Week Ending April 7, 2017
In a vote largely along party lines, the Senate voted 54 to 45 on Friday to confirm Judge Neil Gorsuch to fill a vacancy on the U.S. Supreme Court created by the death of Justice Antonin Scalia more than a year ago. All Senate Republicans, plus Democratic Sens. Heidi Heitkamp (ND), Joe Manchin (WV) and Joe Donnelly (IN) voted for confirmation while the remaining Democrats opposed confirmation.
The confirmation vote was preceded by a vote to change long-standing rules requiring a nominee for the U.S. Supreme Court to receive the support of at least 60 Senators in order to be confirmed to a lifelong seat on the nation’s highest court. Because Neil Gorsuch was unable to earn the support of 60 Senators, Senate Majority Leader Mitch McConnell (R-KY) moved to change the rules to require only a simple majority in order to ram the confirmation of Gorsuch through. The vote to change the rules was cast along strict party lines with all Democrats opposing the rules change and all Republicans supporting it. As a result of this change, future nominees to the U.S. Supreme Court will only need support from a majority of the Senate to be confirmed.
Democrats had opposed Gorsuch because his judicial opinions showed a strong pattern of favoring corporate interests over the rights of all others. During his hearings, he refused to articulate his judicial philosophy and would not respond to questions over his view of previous Supreme Court rulings, such as a decision over school segregation in the 1954 landmark case of Brown v. the Topeka, KS Board of Education. AFSCME, along with many unions, civil rights groups, women’s organizations and others strongly opposed confirmation of Gorsuch.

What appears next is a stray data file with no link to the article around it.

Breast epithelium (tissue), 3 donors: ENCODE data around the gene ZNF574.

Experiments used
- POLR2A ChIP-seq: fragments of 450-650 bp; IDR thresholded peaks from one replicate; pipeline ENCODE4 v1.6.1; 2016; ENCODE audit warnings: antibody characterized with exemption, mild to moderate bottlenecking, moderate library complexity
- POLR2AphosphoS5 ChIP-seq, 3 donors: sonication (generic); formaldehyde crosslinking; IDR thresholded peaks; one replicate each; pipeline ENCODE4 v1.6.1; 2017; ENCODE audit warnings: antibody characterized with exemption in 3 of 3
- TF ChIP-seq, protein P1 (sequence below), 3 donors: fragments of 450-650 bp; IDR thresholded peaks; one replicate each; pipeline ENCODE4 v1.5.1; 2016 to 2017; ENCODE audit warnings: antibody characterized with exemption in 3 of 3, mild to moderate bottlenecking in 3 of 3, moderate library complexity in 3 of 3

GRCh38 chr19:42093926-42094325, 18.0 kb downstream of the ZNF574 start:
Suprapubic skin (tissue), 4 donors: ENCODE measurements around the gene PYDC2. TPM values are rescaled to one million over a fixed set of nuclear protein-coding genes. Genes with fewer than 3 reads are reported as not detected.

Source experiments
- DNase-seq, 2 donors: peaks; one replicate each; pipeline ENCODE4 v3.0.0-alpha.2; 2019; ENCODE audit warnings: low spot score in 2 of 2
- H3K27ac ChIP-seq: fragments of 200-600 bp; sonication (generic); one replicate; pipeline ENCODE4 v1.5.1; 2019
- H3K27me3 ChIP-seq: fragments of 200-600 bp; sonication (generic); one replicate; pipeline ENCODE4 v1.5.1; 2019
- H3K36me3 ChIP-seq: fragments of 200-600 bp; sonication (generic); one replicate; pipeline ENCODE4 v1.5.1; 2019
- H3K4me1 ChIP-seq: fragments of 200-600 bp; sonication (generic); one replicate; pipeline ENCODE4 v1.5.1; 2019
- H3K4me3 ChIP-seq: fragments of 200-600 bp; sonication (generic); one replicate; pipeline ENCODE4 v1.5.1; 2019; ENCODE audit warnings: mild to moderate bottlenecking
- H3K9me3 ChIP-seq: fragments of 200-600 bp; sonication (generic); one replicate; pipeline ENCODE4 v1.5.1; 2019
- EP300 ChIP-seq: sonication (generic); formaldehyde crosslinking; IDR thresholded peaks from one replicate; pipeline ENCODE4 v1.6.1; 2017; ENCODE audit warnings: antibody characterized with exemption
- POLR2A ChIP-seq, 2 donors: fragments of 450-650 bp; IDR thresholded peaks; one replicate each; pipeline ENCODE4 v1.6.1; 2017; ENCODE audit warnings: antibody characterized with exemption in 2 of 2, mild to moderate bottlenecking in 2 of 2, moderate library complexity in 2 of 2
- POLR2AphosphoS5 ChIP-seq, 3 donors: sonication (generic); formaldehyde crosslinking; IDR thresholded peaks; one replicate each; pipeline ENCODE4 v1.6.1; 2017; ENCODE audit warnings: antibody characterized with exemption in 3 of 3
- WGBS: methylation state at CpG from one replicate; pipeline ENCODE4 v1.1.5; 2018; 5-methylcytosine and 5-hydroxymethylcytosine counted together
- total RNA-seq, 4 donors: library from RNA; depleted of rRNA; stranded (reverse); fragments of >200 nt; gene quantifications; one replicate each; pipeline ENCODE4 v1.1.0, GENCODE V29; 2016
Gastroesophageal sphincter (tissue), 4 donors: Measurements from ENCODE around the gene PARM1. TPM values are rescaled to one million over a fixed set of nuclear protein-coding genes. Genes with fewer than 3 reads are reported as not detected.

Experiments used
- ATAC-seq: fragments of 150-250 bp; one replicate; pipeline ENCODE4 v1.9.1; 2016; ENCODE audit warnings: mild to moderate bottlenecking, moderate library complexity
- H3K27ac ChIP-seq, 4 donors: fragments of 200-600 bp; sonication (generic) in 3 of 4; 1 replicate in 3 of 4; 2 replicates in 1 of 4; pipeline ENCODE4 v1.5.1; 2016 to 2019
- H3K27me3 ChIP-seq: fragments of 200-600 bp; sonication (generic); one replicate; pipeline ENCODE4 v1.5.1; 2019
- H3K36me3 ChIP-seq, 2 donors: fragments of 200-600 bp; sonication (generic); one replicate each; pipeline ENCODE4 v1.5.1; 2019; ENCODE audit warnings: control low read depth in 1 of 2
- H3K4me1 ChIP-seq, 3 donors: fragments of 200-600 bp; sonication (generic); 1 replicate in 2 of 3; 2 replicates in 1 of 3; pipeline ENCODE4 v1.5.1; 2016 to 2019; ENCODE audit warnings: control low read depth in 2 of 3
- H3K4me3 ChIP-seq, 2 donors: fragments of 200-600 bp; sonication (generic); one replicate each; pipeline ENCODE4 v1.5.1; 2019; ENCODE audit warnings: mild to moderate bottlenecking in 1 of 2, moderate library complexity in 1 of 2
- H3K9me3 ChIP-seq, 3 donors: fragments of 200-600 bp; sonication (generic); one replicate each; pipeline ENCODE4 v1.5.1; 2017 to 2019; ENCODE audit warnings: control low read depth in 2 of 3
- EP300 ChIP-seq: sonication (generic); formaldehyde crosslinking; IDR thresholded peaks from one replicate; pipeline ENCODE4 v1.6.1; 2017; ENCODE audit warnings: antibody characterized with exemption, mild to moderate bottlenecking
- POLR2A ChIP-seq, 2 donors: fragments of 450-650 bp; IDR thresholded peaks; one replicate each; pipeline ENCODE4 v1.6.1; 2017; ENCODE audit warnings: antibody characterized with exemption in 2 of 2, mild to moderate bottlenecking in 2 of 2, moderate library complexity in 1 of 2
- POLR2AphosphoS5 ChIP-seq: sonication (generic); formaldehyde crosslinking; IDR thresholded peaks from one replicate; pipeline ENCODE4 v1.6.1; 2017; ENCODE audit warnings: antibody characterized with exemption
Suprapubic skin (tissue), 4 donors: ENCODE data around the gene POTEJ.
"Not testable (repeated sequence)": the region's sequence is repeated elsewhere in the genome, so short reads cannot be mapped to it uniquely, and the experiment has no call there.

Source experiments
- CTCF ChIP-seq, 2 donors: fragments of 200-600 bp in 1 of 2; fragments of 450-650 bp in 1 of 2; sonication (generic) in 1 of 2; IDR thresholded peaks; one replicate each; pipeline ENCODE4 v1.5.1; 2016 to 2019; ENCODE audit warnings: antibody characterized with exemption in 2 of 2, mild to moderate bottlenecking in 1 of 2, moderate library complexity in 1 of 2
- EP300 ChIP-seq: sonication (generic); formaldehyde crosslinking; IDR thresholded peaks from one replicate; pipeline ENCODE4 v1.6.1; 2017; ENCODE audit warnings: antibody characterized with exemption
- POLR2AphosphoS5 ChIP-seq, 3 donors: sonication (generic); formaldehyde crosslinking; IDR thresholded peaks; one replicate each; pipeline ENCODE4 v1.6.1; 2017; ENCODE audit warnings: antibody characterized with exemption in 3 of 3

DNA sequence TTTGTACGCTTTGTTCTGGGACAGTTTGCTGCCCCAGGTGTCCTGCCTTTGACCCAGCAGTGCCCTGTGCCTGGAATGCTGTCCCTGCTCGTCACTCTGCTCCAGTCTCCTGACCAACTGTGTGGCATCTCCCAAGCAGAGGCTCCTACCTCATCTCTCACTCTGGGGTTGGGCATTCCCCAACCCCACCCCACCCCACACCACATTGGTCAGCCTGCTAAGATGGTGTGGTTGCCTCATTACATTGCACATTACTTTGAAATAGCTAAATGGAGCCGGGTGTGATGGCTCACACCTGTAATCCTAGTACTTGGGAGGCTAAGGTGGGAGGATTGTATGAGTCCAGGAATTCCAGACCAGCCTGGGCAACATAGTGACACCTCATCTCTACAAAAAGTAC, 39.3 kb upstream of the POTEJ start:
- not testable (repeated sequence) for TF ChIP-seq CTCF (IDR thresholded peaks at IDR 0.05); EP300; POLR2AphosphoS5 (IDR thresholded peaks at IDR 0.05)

Congress recessed for a two-week spring break without finalizing funding for the current fiscal year (FY 2017) which began nearly six months ago. The government is currently operating under a stop-gap funding measure known as a continuing resolution (CR). The CR will expire on April 28, leaving Congress only four business days to finalize spending after returning from its recess.
Congress has been working on funding, but President Trump interrupted the process when he submitted a request less than two weeks ago to cut $18 billion from public services in the nondefense discretionary budget and to shift the spending to defense, border security, and the construction of a border wall. In a press conference call with allies, AFSCME Sec.-Treas. Elissa McBride called President Trump’s budget priorities “an attack on public services and working families,” adding that they are “unprecedented in their austerity and cruelty.”
AFSCME is also concerned about policy riders that extremists in Congress are trying to include in the funding package. These policy riders are unpopular proposals slipped into must-pass legislation. This year’s riders may include attempts to:
- Undermine the rights of workers to organize in a union and bargain collectively for fair pay, decent benefits and safe workplaces;
- Repeal the new overtime rule, which gives millions of people the time and a half pay they’ve earned for the extra hours they’ve worked;